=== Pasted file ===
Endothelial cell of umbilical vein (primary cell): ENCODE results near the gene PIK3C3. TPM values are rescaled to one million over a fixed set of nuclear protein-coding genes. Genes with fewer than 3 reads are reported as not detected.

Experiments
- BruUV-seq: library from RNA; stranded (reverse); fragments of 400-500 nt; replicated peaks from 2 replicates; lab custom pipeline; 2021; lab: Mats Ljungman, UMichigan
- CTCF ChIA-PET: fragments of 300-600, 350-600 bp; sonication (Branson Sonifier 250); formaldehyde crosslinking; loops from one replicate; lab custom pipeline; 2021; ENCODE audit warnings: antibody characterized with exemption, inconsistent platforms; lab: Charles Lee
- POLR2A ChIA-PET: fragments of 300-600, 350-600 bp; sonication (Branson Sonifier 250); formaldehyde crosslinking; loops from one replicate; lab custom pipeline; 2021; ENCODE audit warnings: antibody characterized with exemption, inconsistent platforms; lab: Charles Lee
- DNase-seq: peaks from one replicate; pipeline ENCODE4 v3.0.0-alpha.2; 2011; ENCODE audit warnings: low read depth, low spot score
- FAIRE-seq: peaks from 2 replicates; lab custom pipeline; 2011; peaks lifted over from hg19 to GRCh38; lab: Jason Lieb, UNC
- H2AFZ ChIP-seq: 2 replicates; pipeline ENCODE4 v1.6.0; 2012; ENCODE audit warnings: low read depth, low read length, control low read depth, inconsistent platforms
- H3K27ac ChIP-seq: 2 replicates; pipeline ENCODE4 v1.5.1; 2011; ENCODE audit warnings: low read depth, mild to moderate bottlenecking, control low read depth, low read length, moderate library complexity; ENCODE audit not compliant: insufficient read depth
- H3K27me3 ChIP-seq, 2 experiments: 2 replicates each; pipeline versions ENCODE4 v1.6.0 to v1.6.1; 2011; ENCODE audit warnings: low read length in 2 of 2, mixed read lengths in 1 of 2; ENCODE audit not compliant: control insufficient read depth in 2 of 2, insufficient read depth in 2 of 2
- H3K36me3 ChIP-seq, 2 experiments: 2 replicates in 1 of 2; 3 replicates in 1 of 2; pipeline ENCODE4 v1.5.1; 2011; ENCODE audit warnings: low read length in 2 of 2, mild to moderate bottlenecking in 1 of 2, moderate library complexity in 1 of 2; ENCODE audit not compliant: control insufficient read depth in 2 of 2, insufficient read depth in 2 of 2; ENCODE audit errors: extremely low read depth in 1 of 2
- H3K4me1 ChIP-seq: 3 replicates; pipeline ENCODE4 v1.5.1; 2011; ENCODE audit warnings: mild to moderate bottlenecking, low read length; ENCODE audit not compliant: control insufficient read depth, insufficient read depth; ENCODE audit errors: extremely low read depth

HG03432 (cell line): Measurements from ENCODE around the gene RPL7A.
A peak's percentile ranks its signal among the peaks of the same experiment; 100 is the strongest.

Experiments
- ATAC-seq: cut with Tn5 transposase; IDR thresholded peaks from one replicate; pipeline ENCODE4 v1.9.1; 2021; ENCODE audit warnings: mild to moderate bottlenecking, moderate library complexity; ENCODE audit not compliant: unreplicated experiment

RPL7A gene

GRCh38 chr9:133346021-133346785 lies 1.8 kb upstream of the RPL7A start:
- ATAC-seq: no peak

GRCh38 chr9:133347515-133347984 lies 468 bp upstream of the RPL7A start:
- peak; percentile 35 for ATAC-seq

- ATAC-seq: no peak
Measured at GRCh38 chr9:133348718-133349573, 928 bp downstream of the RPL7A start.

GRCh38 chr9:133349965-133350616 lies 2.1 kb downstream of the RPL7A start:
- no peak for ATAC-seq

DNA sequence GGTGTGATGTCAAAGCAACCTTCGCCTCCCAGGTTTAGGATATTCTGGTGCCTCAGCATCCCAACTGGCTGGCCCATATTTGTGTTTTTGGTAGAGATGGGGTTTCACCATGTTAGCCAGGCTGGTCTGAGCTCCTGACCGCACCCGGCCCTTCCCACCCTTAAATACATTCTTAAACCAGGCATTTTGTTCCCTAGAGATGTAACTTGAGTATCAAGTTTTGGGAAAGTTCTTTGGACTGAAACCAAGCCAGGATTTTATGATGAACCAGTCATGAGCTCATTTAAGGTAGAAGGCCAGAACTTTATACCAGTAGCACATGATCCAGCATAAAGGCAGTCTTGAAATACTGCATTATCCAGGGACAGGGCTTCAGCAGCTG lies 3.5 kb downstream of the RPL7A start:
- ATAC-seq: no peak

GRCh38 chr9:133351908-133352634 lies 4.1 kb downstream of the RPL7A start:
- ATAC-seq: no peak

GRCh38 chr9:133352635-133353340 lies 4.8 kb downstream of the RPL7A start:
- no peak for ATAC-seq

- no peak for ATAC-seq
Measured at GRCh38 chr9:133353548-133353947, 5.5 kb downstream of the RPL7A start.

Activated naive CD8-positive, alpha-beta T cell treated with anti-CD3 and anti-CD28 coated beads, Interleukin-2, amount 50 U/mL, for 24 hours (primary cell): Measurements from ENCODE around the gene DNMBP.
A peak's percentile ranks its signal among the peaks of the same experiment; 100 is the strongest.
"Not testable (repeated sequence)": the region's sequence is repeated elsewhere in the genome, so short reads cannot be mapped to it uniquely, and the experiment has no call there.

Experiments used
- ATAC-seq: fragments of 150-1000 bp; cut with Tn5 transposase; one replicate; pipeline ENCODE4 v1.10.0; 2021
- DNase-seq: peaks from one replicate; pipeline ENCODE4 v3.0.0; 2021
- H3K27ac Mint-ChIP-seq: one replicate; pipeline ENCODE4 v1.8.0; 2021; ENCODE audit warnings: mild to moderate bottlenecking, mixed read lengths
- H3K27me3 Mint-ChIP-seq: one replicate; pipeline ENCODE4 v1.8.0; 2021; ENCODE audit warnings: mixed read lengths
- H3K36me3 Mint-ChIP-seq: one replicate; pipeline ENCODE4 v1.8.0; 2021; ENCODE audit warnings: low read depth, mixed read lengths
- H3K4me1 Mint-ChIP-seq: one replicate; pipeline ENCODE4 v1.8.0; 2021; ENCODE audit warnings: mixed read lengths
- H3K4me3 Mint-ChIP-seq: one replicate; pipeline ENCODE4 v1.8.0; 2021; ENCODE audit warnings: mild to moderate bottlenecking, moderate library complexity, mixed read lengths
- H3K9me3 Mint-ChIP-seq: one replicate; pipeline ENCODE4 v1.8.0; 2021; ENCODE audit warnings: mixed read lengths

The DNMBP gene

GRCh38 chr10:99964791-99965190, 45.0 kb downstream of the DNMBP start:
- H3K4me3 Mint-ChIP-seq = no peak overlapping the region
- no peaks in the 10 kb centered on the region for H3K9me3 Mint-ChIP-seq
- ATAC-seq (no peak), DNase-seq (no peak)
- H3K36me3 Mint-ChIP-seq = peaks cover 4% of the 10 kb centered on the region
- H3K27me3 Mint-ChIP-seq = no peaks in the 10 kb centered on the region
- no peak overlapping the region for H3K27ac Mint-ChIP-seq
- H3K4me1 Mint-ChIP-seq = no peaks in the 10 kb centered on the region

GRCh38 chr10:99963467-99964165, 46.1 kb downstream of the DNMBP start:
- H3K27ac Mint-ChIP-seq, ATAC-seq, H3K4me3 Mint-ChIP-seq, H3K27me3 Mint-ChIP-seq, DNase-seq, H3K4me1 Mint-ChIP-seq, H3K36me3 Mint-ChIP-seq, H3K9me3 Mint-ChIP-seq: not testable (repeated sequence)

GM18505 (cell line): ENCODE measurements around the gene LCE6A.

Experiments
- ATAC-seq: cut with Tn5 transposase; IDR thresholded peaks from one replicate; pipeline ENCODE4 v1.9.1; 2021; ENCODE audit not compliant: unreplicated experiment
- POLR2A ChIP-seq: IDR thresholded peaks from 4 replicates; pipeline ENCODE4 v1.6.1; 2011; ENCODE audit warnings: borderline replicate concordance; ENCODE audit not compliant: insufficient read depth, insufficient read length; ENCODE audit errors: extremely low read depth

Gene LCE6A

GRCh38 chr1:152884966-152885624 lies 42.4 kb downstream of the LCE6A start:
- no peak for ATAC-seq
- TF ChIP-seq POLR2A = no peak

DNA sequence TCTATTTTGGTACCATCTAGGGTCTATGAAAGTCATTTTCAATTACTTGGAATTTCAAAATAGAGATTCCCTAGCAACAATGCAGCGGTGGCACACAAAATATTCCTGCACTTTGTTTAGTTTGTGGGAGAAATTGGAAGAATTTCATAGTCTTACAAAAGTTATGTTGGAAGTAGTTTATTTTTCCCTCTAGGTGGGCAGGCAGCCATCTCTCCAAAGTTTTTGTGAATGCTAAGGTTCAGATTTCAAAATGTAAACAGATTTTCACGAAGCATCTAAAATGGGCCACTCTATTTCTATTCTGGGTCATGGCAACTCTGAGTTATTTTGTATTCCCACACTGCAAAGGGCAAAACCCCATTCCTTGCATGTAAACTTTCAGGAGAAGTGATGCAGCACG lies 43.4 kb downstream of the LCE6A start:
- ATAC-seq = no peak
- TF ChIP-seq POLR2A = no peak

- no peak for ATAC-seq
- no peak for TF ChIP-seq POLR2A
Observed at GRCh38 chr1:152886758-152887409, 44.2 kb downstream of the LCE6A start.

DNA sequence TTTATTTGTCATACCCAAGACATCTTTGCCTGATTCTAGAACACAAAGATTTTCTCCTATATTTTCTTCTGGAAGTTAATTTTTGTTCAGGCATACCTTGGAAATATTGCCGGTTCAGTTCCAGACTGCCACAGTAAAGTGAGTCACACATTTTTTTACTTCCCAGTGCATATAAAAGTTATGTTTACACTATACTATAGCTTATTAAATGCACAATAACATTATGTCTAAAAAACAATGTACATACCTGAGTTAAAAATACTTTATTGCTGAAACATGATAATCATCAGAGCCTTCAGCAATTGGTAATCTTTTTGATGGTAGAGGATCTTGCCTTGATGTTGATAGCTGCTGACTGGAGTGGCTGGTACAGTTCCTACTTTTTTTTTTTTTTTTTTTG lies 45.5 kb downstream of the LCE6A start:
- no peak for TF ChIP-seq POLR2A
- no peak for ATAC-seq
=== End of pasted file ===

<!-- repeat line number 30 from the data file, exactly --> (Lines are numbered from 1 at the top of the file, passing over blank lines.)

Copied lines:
GRCh38 chr9:133352635-133353340 lies 4.8 kb downstream of the RPL7A start: